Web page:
Metropolis Magazine - Metropolis Magazine September 2006
From trendy resort to urban luxury, Deborah Berke’s projects for the James Hotels give birth to a boutique brand.
North American colleges and universities are integrating environmental practices into design education in innovative ways.
The Van Alen Institute’s latest exhibition is a scenic argument for the importance of recreational spaces in cities.
Sven Adolph’s new table lamp for Lucesco combines LEDs with classic modern lines.
The conservative, pragmatic Midwestern city of Omaha, Nebraska, institutes one of the country’s most progressive sets of urban-design standards.
North American businesses team with artisans abroad and demonstrate that commerce can be philanthropic.
The Center for Land Use Interpretation surveys the American terrain.
Can game designers reach a generation of students reared on technology and resistant to traditional methods of teaching?
Peter Eisenman answers a few questions on architecture, inspiration, and process—using his thumbs.
The architecture crit—that tragicomic rite of passage—often has a cast of characters worthy of Shakespeare.
Although limited in scope, a recent boom in green-roof construction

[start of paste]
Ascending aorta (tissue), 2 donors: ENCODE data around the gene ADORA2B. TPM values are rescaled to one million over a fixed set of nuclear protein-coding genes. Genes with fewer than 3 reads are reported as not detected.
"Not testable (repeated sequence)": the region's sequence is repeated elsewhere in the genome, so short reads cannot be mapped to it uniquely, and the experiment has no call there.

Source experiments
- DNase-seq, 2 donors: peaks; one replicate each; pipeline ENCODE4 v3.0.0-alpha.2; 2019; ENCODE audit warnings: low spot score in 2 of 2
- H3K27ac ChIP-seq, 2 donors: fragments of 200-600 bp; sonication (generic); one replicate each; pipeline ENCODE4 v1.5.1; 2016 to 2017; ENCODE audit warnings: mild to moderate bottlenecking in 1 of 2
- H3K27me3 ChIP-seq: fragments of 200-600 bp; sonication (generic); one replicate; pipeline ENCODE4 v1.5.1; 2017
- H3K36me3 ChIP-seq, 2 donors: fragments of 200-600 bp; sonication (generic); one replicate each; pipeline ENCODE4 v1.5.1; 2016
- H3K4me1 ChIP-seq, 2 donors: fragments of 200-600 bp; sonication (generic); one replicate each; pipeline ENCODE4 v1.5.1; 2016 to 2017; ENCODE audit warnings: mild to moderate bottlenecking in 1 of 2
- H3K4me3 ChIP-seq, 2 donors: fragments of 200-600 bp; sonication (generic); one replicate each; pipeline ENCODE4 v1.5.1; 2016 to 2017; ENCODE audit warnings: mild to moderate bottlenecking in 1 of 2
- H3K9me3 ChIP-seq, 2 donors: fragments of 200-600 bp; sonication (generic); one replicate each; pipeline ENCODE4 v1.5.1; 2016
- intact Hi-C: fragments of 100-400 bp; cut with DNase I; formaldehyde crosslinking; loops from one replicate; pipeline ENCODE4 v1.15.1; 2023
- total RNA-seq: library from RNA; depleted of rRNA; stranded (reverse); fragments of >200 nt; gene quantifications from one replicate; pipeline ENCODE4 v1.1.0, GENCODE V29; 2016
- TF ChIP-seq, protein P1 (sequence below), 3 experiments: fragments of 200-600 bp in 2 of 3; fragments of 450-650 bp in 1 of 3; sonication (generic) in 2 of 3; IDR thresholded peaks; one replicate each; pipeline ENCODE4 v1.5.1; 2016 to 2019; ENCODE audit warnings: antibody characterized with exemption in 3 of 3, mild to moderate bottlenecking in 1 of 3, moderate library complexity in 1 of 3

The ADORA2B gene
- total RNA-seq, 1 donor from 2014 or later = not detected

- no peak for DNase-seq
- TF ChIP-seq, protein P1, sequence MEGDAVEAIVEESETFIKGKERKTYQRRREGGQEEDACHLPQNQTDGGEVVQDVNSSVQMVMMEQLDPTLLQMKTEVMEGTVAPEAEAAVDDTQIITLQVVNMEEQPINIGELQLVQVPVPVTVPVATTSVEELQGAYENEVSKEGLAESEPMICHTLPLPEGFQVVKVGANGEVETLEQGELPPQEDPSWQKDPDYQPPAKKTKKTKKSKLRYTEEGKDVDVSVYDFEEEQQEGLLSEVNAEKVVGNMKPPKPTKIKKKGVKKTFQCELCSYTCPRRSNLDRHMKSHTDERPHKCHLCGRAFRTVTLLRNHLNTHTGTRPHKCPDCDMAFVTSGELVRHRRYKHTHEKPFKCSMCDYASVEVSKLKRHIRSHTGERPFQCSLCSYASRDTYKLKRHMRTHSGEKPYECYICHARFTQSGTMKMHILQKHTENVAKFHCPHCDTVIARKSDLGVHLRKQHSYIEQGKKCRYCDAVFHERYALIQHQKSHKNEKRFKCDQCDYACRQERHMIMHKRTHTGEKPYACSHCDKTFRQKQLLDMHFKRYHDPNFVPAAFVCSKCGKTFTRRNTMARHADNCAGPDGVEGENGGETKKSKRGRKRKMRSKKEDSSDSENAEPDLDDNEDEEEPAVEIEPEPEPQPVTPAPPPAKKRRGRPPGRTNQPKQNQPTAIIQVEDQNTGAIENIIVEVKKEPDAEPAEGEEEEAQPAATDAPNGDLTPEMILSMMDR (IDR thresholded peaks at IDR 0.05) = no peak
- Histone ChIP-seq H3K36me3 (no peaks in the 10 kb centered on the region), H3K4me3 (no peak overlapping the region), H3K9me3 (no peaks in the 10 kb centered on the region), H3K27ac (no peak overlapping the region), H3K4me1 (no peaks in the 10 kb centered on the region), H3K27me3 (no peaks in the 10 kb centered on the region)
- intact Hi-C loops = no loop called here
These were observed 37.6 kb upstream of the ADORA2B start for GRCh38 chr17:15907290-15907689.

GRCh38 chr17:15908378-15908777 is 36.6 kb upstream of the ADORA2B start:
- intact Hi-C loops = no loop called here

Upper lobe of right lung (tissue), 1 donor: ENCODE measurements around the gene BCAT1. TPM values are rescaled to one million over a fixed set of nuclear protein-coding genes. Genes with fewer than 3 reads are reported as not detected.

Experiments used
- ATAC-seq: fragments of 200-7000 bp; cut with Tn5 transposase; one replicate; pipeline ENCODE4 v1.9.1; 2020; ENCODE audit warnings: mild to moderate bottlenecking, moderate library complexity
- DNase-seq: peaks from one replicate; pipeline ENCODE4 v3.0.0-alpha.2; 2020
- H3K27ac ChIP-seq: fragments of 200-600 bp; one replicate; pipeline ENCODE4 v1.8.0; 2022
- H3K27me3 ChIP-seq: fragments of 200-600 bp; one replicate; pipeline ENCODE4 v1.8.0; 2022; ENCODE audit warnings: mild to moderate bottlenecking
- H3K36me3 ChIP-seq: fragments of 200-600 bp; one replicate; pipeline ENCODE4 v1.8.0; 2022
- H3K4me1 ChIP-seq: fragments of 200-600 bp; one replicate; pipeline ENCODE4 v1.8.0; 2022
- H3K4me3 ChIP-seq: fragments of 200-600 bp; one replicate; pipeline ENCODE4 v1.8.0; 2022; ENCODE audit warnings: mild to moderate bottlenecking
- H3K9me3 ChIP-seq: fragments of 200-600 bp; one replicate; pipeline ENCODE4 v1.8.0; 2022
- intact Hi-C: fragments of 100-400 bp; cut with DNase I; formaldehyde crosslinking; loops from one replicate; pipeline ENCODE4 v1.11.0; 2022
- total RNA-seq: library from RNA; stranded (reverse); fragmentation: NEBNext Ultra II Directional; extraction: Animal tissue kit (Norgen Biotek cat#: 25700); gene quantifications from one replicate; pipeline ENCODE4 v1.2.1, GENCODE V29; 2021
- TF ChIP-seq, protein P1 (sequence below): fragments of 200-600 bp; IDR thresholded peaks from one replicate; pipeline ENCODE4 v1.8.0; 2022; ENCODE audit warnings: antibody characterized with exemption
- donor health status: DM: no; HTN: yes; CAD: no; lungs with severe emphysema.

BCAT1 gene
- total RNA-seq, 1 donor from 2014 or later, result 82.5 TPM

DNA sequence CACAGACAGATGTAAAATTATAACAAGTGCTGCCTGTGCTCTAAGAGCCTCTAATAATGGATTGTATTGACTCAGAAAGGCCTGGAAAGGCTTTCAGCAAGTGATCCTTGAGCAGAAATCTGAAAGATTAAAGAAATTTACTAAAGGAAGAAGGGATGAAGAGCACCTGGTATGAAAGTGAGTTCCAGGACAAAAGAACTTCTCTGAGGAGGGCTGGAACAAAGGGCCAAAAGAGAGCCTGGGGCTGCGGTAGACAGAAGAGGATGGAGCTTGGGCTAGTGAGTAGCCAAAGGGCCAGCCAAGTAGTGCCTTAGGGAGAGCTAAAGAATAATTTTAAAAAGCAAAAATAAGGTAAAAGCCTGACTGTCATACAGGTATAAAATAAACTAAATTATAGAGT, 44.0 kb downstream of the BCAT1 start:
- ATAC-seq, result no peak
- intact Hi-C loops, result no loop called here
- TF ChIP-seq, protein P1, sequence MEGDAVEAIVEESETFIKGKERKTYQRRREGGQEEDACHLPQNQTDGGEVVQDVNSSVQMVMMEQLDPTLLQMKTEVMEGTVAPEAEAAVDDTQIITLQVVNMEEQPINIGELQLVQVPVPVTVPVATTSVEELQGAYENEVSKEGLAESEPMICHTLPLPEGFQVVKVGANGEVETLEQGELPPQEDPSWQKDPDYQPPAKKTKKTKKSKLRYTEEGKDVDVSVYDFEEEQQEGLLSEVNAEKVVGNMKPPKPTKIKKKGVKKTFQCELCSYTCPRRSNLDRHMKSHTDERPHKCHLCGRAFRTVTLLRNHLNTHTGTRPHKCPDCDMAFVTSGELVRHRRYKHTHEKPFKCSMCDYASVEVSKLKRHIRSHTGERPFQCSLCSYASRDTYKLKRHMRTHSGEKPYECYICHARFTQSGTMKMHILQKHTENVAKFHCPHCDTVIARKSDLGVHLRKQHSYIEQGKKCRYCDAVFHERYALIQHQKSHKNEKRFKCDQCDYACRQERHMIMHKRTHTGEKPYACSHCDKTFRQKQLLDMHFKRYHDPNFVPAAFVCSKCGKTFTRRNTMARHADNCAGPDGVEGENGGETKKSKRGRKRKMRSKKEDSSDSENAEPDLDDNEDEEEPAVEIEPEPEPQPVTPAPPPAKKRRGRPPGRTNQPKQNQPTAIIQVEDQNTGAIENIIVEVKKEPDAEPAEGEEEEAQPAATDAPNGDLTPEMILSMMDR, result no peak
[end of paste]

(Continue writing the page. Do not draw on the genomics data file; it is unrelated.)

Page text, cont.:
demonstrates the pressing need for more.
In this third incarnation of Le Cirque, Sirio Maccioni and Adam D. Tihany resume a collaboration that has helped change the face of American dining.
Green-roof technology now offers a host of options—from the humble patch of grass to sophisticated feats of structural engineering.
Padlab turns a humble object into the stuff of beauty.
A slice of Hollywood East set amid the industrial squalor of Queens, Silvercup Studios plays host to a new featured performer: New York’s largest green roof.
At a Berlin day-care center, children get an interactive tree in which to play and daydream.
A timeline of the evolution of green roofs over the years.
The recent Zaha Hadid retrospective at the Guggenheim
in New York became a battle of architectural wills.
On a press junket to Houston, our columnist rediscovered the ingenuity for which we used to be famous.
Wolf-Gordon taps Harvard architecture students for a fresh perspective on wall-covering.